You also need to have a firm grasp on an IT support company’s underlying ability to offer a service. Make sure you ascertain how many people they employ, how many offices they work from, and what their staff retention levels are like. An IT support company that employs more than 50 people in multiple locations are unlikely to be able to provide a personalised service.

Number 3. Reviews and references.

The internet provides many ways to check on the kind of services an IT support company provides to its clients. Feefo and Google are both globally renowned review services that provide an invaluable insight into how a prospective IT partner does business.

Rather than glossing over the number of stars provided, be sure to read individual reviews and anecdotal accounts of support, even if it is an award-winning IT support company. Ask the provider for a set of references that are relevant to your industry. If you’re a legal firm, ask for a letter of recommendation from another firm of solicitors. If you work in the public sector, make sure that you speak to other public sector organisations that the provider has worked with. Also, ask questions about day-to-day support and industry-specific software that you use.

Number 4. IT support contracts.

Perhaps the most important part of the entire tendering process is being sure of what you’re signing. The IT support industry is awash with tales of unwitting businesses who have committed to a contract that ties them into unwanted services or extended contract lengths. Here are some things you may need to watch out for:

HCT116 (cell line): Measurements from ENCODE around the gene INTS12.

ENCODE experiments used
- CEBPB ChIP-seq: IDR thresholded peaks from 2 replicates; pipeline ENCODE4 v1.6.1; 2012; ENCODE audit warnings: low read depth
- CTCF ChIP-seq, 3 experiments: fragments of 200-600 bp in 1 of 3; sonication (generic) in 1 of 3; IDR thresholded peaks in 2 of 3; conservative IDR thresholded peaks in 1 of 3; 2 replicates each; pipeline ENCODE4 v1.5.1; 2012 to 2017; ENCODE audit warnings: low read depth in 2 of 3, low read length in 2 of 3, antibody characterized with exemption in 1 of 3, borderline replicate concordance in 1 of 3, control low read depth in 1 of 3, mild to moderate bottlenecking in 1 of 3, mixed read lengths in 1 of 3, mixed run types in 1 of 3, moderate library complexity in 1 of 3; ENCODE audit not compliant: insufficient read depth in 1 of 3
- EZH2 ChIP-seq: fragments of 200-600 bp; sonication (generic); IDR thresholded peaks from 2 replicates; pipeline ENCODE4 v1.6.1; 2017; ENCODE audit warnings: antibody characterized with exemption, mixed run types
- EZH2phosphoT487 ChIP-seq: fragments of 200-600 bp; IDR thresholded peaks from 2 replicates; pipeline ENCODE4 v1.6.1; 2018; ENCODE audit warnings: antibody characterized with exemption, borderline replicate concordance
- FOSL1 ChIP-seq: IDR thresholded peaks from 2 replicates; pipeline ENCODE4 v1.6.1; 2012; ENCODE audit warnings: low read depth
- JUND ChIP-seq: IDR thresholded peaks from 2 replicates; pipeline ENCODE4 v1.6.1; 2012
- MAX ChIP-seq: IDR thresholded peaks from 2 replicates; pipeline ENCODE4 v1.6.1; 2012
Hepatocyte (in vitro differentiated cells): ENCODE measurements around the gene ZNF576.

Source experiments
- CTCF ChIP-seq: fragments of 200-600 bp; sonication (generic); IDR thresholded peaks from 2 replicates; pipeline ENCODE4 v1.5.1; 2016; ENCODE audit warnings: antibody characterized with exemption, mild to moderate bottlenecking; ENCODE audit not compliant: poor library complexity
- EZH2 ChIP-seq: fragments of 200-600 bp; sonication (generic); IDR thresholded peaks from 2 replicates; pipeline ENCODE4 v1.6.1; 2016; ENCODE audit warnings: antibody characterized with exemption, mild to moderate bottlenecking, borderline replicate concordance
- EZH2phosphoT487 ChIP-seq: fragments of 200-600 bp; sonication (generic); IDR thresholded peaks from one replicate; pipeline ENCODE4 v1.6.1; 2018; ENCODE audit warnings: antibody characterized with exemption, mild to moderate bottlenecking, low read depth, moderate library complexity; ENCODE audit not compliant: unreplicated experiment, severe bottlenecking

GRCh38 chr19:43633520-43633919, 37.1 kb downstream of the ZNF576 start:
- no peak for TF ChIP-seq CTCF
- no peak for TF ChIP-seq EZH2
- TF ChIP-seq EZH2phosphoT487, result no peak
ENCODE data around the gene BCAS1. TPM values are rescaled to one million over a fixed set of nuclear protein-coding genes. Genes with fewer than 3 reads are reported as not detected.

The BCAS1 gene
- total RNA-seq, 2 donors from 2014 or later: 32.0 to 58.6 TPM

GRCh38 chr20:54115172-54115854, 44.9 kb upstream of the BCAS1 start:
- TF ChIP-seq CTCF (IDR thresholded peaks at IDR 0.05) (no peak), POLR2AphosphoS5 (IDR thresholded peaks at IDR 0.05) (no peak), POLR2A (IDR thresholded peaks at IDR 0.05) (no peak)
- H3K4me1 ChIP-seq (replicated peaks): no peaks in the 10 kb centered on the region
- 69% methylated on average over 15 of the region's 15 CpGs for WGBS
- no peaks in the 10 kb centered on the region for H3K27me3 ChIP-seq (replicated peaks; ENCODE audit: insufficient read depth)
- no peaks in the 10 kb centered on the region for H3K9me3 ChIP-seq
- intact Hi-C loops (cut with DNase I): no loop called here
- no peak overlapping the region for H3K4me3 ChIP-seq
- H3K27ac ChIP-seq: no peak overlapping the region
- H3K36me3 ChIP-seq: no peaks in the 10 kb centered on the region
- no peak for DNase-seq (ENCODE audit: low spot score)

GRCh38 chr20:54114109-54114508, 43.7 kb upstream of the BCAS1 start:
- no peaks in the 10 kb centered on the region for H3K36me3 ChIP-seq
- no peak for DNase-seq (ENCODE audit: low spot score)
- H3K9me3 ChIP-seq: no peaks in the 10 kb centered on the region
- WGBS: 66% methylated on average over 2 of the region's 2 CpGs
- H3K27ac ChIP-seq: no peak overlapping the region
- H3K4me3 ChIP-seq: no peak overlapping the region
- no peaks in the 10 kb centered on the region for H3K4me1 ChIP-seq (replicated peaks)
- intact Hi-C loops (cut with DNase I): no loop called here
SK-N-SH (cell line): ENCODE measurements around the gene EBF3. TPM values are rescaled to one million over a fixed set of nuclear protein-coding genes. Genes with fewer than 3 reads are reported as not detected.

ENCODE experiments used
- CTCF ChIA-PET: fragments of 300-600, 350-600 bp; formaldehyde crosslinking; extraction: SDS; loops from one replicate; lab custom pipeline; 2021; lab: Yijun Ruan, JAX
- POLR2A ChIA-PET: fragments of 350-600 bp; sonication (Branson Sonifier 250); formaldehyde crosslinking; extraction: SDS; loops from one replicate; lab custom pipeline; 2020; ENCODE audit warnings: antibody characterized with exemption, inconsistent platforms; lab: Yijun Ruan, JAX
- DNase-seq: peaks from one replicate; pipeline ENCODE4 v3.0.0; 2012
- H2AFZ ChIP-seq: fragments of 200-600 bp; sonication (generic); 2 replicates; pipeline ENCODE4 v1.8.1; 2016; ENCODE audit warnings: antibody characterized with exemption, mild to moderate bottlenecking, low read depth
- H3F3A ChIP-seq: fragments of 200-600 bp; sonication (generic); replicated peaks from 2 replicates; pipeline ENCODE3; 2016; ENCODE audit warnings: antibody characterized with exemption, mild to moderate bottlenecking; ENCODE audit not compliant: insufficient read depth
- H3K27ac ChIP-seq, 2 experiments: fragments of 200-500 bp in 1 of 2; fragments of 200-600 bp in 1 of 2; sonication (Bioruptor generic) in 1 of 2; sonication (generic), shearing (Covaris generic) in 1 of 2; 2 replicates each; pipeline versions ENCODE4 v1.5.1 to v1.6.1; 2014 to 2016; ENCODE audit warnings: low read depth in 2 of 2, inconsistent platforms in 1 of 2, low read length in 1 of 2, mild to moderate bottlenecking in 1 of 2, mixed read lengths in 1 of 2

• Contract length This should, in maximum, only be 12 months long
  • Anything unclear – Unwanted pre-packaged services, unfair termination clauses, unspecified account management procedures, unspecified or vague operating hours
  • Service level agreements (SLAs) –  Be sure to scrutinise the company’s published service SLAs that govern their accepted response and resolution times. The contract should clearly outline how the IT support company prioritises incoming IT support requests and deals with change management.

Most IT support companies in London operate under a priority system for individual support tickets for customers and adjust their client response and resolution times accordingly.

Number 5: The onboarding process.

Whether you are switching between IT support providers or contracting one for the first time, it’s important to understand precisely how they’re going to integrate you onto their support and monitoring platform. Additionally, you should be aware of how they plan to deploy any software after the contract has been signed.

IT support companies should never charge for the onboarding service. Make sure you ask for a dedicated point of contact who can furnish you with an official onboarding schedule, so that you can forward-plan for any disaster recovery and disruption to your business.

An onboarding process should also include site visits to your company offices. This enables the support company to tag equipment with a unique asset number, take photographs of key pieces of hardware such as servers, cyber security firewalls, and switches, and introduce themselves to members of the management team.

So, those are the top five factors to consider when choosing an IT support provider. If you’d like to find out how you can improve your productivity and tech infrastructure with our leading London IT support services, feel free to reach out to our friendly, experienced team today!